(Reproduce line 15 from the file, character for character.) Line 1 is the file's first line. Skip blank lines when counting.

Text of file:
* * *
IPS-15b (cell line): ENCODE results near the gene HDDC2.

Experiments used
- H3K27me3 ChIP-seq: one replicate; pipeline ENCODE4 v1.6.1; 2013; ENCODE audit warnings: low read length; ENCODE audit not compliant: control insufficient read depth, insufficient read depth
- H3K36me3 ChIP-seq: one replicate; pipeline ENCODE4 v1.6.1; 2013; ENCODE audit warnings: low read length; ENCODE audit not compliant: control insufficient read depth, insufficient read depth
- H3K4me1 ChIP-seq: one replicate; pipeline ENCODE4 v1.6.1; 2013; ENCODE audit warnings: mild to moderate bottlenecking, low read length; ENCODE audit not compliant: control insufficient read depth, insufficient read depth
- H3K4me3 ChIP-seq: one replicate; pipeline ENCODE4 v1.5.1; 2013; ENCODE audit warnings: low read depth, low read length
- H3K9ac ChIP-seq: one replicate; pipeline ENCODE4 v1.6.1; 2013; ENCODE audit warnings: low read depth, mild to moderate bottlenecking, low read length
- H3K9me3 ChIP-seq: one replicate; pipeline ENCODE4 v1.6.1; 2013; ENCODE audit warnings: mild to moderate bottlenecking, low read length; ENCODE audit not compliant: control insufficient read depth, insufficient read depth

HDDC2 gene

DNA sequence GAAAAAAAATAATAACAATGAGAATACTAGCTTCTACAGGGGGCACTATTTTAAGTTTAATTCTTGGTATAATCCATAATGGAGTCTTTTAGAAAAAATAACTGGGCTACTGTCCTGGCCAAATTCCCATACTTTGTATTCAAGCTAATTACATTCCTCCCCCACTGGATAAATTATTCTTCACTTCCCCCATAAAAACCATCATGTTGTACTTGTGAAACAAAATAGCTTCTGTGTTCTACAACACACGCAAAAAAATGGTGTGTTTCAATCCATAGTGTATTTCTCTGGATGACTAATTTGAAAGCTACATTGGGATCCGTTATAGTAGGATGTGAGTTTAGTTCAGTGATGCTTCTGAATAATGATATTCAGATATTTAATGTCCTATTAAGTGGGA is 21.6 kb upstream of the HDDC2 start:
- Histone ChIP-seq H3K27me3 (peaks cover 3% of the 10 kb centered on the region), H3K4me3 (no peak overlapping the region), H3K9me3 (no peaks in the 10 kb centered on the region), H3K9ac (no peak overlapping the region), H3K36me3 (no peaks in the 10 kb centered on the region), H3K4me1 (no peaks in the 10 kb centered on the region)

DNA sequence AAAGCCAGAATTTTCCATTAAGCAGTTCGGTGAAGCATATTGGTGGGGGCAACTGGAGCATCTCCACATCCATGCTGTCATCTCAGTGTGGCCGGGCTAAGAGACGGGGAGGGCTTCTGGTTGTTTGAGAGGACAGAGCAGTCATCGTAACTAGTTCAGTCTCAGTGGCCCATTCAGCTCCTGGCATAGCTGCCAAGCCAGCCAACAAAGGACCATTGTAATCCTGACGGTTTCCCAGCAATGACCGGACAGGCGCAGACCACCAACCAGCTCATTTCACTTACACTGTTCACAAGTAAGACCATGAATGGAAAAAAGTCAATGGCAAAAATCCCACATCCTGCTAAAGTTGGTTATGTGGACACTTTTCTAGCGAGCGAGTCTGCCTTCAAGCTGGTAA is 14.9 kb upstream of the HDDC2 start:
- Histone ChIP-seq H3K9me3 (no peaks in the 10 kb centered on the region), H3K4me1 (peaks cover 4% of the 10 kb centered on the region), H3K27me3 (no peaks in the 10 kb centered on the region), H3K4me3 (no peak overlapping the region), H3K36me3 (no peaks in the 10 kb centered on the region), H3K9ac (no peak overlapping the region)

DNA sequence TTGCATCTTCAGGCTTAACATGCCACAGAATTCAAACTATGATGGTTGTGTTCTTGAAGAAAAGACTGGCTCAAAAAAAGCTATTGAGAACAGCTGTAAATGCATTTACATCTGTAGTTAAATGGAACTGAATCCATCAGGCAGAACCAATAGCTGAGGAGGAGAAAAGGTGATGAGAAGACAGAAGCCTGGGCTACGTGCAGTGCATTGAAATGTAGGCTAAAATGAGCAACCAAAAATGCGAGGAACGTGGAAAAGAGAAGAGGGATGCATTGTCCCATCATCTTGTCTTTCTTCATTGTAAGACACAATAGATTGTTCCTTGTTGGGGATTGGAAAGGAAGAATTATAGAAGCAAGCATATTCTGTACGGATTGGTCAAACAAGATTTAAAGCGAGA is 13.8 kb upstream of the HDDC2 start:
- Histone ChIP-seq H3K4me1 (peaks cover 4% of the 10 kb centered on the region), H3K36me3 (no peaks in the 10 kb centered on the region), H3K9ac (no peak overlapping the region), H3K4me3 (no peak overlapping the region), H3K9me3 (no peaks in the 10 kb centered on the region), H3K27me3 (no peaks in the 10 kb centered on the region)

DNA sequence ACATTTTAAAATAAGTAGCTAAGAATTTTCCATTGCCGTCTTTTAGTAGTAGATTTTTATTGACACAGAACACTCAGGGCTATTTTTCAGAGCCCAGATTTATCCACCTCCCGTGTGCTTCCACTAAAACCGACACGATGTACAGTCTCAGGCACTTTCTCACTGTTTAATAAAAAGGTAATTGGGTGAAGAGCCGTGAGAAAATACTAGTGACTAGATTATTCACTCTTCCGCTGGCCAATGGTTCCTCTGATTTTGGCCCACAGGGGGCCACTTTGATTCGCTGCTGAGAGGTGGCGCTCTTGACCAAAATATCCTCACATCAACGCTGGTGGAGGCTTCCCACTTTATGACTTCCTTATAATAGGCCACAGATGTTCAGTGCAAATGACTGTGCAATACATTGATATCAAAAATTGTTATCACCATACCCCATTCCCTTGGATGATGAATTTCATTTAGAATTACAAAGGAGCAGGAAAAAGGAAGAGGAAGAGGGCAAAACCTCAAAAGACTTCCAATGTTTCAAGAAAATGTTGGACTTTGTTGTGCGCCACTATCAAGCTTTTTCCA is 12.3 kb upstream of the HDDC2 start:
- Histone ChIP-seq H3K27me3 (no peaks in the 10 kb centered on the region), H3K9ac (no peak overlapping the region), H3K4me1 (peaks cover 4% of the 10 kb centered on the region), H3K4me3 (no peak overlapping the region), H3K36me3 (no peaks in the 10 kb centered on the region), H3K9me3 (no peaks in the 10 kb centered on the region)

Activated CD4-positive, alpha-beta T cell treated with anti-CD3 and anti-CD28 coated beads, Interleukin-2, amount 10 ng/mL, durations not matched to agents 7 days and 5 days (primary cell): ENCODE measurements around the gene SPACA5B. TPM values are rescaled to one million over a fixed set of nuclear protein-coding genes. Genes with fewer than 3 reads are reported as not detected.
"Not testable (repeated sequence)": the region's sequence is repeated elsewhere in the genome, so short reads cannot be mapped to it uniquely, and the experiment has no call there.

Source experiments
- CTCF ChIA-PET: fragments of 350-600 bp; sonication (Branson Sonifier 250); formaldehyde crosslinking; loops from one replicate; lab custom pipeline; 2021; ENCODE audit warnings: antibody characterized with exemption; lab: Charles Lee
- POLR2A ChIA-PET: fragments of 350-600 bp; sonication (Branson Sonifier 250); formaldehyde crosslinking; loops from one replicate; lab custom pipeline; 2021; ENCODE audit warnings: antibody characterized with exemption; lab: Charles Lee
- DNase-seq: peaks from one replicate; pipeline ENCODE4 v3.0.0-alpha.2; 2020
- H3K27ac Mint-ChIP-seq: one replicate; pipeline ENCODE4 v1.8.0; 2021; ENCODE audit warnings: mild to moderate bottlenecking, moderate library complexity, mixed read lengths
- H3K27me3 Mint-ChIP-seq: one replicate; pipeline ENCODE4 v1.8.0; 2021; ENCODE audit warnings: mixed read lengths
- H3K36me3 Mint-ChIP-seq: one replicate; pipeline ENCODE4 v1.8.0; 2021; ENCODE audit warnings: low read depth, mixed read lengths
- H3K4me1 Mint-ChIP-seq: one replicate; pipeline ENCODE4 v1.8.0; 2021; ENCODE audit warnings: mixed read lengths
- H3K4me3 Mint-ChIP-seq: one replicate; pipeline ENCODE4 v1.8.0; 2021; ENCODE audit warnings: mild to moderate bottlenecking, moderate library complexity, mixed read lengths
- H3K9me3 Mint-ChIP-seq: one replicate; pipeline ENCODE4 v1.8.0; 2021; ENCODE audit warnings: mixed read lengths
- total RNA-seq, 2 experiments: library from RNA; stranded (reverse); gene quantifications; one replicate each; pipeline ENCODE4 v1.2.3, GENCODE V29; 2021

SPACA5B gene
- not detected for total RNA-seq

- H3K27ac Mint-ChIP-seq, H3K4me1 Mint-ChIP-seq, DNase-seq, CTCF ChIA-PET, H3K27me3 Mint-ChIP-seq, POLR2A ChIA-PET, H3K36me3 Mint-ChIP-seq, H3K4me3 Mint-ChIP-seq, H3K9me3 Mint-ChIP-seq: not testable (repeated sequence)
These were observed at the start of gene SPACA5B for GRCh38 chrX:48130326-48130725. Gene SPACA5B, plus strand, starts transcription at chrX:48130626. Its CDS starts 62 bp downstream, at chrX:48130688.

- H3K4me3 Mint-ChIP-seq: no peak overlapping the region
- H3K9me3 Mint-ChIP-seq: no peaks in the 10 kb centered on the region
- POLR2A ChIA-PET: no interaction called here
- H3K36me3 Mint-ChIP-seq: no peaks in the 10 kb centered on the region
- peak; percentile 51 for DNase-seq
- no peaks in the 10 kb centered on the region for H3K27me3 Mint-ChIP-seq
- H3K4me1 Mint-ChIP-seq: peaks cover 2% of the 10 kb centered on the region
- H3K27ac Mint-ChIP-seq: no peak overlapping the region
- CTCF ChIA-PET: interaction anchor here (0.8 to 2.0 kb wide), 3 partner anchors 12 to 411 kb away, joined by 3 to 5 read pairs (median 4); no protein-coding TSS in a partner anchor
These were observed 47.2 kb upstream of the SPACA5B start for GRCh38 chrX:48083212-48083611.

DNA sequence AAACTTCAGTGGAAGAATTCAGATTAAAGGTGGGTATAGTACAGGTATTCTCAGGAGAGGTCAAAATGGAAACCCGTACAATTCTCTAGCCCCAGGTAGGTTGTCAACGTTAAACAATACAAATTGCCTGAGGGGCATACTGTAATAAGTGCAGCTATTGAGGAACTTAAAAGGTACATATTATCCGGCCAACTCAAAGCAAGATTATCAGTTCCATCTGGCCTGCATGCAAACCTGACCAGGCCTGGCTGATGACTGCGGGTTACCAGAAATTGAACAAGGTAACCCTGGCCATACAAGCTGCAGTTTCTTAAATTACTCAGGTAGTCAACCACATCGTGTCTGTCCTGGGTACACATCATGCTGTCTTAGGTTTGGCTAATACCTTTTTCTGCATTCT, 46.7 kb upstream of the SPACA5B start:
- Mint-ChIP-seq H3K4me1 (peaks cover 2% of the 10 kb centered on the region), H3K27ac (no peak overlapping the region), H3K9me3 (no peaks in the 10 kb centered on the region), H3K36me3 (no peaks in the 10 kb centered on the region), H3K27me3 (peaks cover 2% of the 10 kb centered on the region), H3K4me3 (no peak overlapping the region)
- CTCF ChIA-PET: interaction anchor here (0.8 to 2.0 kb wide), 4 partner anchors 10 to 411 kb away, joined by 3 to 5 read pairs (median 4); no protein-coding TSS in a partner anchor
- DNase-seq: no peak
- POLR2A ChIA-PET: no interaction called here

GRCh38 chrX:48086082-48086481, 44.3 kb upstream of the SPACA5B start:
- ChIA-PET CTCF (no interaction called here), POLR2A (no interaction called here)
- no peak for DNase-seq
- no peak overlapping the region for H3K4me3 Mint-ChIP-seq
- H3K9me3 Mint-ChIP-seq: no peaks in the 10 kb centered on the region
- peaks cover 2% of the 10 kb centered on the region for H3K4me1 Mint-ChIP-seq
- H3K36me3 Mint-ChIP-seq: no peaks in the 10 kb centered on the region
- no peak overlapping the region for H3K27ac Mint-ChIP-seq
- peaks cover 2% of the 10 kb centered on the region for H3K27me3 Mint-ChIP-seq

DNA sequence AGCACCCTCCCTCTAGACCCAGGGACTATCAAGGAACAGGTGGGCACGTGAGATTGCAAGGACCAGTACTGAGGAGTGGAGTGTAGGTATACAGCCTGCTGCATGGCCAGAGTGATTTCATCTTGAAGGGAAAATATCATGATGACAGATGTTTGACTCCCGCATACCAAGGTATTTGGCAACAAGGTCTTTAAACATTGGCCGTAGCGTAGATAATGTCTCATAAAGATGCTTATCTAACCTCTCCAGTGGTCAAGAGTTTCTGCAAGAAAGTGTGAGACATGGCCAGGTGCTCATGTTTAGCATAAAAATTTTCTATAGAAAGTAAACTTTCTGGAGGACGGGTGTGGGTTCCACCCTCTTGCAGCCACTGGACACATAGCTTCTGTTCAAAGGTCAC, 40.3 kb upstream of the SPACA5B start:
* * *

- Histone ChIP-seq H3K4me1 (peaks cover 4% of the 10 kb centered on the region), H3K36me3 (no peaks in the 10 kb centered on the region), H3K9ac (no peak overlapping the region), H3K4me3 (no peak overlapping the region), H3K9me3 (no peaks in the 10 kb centered on the region), H3K27me3 (no peaks in the 10 kb centered on the region)